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Re: Brettell Road

Postby jim s-w » Fri Aug 21, 2015 12:09 pm

Thanks both

Image

I've started on the buildings for Brettell road with one that locals to the Stourbridge area will recognise as heavily influenced by the bonded warehouse. Construction is based on 2mm card overlaid with South Eastern Finecast garden wall bond. The large tiles were  kindly laser cut for me by Tim.  I get a kind of perverse satisfaction by putting the interesting bits facing away from the viewers!

Image

The public facing side is plainer than a really plain thing. Only the little bit of detail at the top of the smaller building giving any vague nod to any sort of design or creativity!

Image

I plan to depict this building as abandoned, with all sorts of clutter in the now disused courtyard area. The base of the courtyard is foam-board and bearing in mind my wet theme I cut some holes in the top surface so that I could heat the plasticard with a hairdryer and give some variation to the floor for puddles. You can see how I approach the top of the wall with individual evergreen bricks (some missing of course!)

Image

Close up of the courtyard showing the battered doors. I decided to depict the main building chained up with the now customary padlock in place!

Cheers

Jim

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jim s-w
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Re: Brettell Road

Postby jim s-w » Tue Sep 29, 2015 7:09 pm

Hi all

My abandoned warehouse is nearly there now. A spot of paint, Brassmasters windows and roof tiles kindly supplied by Mr Horn. These images show it roughly positioned.

Image
Unusually for me the more interesting side is actually the side that people will see! The yard has been suitably strewn with waste from plastic strip and Scalelink bits. The 2 tanks are from Unit models.

Image

Cheers

Jim

BrockleyAndrew
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Re: Brettell Road

Postby BrockleyAndrew » Mon Oct 05, 2015 6:13 pm

Hi Jim

Firstly, thanks for your advice, I enjoyed chatting to you at Scaleforum and bothering you with fairly basic questions about windscreens and windows for cars.

I like your dark, rainy night scene. Have you chosen time of year? Has anyone tried exhibiting a night scene? Even a letterbox viewing system would surely let in too much ambient light!

Andrew,
Brockley SE4

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jim s-w
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Re: Brettell Road

Postby jim s-w » Tue Oct 06, 2015 8:47 am

Your welcome Andrew

I've always thought of late-ish October for the time of year. There was a night exhibition layout at Wigan that seemed to work pretty well. It's not so much that the layout has to be dark, just darker than you would expect ;)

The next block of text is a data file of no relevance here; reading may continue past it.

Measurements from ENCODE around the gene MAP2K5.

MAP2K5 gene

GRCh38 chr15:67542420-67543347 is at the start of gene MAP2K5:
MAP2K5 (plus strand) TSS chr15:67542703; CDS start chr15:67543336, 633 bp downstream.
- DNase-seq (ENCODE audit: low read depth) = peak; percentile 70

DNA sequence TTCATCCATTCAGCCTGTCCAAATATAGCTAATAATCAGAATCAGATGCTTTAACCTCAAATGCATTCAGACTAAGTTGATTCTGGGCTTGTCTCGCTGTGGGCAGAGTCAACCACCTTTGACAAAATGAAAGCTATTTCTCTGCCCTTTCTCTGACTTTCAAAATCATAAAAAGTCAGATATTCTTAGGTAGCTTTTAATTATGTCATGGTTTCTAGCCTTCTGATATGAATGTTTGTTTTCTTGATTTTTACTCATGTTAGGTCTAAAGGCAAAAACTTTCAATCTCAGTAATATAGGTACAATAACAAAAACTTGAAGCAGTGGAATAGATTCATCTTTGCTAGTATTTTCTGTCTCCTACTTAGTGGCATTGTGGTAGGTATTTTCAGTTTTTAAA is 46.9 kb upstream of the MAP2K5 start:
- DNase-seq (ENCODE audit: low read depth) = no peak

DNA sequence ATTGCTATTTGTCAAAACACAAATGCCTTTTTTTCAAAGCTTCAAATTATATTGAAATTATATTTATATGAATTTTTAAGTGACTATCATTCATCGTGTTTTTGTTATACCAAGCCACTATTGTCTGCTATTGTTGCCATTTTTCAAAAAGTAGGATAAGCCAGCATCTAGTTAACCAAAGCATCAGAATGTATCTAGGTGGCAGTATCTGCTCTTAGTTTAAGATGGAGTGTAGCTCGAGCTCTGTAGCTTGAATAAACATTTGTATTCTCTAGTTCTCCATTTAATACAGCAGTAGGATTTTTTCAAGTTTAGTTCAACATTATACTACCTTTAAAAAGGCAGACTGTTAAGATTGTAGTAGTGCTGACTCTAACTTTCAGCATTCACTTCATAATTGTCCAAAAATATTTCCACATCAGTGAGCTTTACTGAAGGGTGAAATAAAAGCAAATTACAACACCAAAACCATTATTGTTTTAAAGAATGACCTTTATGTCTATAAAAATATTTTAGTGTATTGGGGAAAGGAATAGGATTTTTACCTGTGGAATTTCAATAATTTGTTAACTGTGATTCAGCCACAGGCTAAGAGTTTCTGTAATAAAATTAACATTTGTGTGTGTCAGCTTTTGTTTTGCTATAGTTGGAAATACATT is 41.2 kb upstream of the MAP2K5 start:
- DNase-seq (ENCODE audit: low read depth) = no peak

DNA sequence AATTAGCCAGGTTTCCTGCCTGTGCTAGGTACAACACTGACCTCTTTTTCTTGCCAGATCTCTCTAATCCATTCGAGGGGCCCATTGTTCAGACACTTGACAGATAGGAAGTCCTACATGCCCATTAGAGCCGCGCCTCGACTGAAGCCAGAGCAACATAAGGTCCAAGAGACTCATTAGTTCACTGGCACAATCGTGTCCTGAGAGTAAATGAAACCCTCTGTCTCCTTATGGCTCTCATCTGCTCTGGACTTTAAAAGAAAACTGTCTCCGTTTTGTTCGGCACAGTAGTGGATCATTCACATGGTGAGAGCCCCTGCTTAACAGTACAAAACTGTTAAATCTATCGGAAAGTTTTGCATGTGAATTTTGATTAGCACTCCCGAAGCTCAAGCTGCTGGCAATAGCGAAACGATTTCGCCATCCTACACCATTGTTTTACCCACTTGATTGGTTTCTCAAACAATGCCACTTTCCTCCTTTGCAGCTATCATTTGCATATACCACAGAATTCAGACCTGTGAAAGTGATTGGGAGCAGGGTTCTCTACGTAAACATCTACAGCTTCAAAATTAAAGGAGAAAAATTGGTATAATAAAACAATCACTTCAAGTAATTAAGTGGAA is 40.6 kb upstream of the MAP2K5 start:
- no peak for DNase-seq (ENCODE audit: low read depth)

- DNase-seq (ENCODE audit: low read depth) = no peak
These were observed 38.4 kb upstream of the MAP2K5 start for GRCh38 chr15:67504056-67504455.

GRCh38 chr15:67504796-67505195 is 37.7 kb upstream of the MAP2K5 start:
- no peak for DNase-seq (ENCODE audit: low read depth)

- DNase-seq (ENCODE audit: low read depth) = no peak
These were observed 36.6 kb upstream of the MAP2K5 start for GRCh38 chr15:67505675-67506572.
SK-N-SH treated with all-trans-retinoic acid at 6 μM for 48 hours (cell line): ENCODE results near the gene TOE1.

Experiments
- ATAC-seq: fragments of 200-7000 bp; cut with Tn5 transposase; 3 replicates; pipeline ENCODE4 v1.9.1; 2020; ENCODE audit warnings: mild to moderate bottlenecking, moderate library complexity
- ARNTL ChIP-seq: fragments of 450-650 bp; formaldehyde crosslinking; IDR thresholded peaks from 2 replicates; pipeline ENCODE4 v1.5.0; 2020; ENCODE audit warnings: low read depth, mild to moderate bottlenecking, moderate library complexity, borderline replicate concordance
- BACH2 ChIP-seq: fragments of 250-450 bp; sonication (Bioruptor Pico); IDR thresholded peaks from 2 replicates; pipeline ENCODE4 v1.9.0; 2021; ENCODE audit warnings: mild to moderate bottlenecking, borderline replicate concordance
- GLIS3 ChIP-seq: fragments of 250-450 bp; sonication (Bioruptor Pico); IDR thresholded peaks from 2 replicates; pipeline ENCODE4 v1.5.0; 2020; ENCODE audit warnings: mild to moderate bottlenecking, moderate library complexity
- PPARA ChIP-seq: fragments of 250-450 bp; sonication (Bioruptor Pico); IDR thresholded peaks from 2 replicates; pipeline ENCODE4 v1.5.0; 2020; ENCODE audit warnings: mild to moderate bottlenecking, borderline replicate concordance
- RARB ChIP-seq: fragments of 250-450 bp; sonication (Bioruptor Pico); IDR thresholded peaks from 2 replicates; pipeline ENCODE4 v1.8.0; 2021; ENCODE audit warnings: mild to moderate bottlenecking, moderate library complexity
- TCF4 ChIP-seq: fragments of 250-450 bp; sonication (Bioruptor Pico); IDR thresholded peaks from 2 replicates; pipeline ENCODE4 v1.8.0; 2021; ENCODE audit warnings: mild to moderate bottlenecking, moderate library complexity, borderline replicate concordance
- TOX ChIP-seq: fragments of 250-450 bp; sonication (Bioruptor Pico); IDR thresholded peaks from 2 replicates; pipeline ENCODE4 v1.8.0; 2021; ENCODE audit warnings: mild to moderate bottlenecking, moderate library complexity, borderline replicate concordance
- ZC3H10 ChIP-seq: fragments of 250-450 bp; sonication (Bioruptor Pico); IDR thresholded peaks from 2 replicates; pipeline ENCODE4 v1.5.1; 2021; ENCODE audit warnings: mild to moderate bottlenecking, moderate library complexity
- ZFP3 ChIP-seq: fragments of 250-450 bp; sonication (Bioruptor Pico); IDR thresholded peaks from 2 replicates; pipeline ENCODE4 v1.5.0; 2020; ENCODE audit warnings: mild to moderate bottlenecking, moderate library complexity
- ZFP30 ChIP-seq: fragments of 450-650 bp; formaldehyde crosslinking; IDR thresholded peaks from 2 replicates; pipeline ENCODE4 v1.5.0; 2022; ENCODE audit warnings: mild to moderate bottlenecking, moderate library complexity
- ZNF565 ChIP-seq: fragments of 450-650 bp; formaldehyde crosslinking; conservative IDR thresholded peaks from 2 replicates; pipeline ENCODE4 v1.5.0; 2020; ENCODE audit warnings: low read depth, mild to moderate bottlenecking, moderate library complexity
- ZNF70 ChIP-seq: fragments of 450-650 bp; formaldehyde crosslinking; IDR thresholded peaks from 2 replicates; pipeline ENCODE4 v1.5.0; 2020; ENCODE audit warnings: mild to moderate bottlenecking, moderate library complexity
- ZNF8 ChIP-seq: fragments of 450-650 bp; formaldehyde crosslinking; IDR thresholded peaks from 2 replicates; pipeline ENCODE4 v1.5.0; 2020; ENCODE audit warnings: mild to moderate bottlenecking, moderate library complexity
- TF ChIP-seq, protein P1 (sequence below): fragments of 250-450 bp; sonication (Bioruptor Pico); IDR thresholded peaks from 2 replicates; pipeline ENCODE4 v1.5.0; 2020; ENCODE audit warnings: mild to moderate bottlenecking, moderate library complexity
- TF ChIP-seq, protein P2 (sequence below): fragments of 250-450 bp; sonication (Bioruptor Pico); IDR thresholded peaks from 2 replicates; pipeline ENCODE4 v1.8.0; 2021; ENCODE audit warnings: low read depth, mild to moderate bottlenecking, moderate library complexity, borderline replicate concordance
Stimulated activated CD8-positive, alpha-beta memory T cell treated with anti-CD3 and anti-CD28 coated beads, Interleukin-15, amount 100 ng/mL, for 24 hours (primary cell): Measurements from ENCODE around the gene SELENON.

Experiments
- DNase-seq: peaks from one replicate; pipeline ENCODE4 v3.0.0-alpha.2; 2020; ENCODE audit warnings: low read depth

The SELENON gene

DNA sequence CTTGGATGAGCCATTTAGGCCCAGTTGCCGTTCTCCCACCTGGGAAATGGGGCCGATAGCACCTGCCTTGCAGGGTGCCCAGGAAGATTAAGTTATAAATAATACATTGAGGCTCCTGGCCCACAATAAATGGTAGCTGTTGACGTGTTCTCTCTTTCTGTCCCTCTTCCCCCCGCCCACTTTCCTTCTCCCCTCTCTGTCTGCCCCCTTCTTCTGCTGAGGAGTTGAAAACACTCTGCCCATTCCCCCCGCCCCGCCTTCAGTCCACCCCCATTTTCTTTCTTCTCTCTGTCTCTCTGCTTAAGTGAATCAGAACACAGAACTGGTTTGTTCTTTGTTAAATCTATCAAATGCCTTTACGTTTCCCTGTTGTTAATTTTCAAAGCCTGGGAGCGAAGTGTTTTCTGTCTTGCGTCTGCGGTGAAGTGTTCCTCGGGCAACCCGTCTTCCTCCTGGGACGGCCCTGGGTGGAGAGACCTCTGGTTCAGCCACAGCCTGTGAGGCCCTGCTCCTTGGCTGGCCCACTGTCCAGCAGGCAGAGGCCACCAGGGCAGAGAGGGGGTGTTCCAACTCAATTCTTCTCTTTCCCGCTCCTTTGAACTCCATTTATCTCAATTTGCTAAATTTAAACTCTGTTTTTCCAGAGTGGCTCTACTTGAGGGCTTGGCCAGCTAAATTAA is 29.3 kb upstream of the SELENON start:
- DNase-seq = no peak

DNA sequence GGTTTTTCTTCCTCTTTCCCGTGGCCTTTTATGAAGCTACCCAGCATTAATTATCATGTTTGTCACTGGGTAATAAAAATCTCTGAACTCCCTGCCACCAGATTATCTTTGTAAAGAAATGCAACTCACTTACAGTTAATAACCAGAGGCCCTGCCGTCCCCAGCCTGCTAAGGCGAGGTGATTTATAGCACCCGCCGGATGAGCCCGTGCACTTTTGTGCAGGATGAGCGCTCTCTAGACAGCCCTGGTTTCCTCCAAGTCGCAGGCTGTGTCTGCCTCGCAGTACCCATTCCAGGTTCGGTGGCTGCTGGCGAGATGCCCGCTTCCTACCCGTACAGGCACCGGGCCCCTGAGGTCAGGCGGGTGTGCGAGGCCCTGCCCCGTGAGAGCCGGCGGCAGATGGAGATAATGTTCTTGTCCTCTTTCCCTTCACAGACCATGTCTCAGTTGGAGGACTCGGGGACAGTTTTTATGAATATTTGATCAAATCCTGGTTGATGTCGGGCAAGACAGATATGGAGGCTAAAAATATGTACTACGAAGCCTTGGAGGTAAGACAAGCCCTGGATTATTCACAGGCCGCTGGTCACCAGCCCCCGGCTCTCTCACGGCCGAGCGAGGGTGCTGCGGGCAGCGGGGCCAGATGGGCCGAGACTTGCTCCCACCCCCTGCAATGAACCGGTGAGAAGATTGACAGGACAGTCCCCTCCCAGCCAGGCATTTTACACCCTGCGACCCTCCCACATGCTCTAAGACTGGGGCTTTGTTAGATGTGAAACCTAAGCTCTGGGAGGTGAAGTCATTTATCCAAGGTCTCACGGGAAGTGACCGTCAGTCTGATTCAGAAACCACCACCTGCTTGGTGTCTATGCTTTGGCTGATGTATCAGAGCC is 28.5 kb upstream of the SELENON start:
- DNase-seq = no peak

Cheers

Jim

dal-t
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Re: Brettell Road

Postby dal-t » Tue Oct 06, 2015 9:16 am

Most commercial model railways displays (yes, I confess I've visited a few in various countries over the years) seem to feature a 'night scene' where they turn all the house lights off. Personally, I've never been impressed - it seems to simply be an opportunity to show off how many special effect lighting units they've installed, from flickering 'gas' lamps to glowing bonfires/braziers and moving searchlights illuminating the 'sky'. Creating the sort of atmosphere coming through in Jim's photos would be something else altogether, but although it is clearly difficult to overcome the ambient light problem - how irritating that most exhibition venues are too badly lit for 'daylight' viewing, but too bright for night-time! - I take Jim's point about it just having to be darker than expected, so putting the layout in a semi light-tight box with narrow viewing slit ought to get close to the desired effect. There's also the wet and windy aspect, of course, so how about combining the 'darkness' with some water nozzles mounted on the fascia to drench the unsuspecting audience from time to time, and a floor-level aircon unit to shoot icy draughts up trouser legs when least expected? Then you're starting to get close to the 'real' railway on a damp October evening ...
David L-T

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Paul Townsend
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Re: Brettell Road

Postby Paul Townsend » Tue Oct 06, 2015 10:03 am

BrockleyAndrew wrote: Has anyone tried exhibiting a night scene? Even a letterbox viewing system would surely let in too much ambient light!

Andrew,
Brockley SE4

A couple of years ago at Cardif MREx I saw a small but delightful operating model of the yards in and around a steel works at night.
It was probably no more than 6' x 2' + Fiddle and contained in a theatre Proscenium arrangement.
Low level of light inside the model obviously and the ambient light was controlled by a hood that extended several feet forward over the punters.
It worked very well.

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Guy Rixon
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Re: Brettell Road

Postby Guy Rixon » Tue Oct 06, 2015 9:31 pm

It doesn't have to be that dark to be realistic. Firstly, it could be a moonlit night. Secondly, the sky in urbanized Britain - and the Black Country isn't exactly rural - is very bright with airglow and light reflected off cloud. Just try some naked-eye astronomy in the Midlands and you'll see the effect.

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jim s-w
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Re: Brettell Road

Postby jim s-w » Thu Oct 08, 2015 1:17 pm

The layout I saw at Wigan had a blue fabric roof and that seemed to give a nice coloured light. I like the idea of extending it over the viewer. When we were in Austin several stores had misting systems outside to give a respite from the humidity. They were really nice but I doubt that the average exhibition goer would get that sort of benefit! I have thought of a wet grass air freshener though.

Cheers

Jim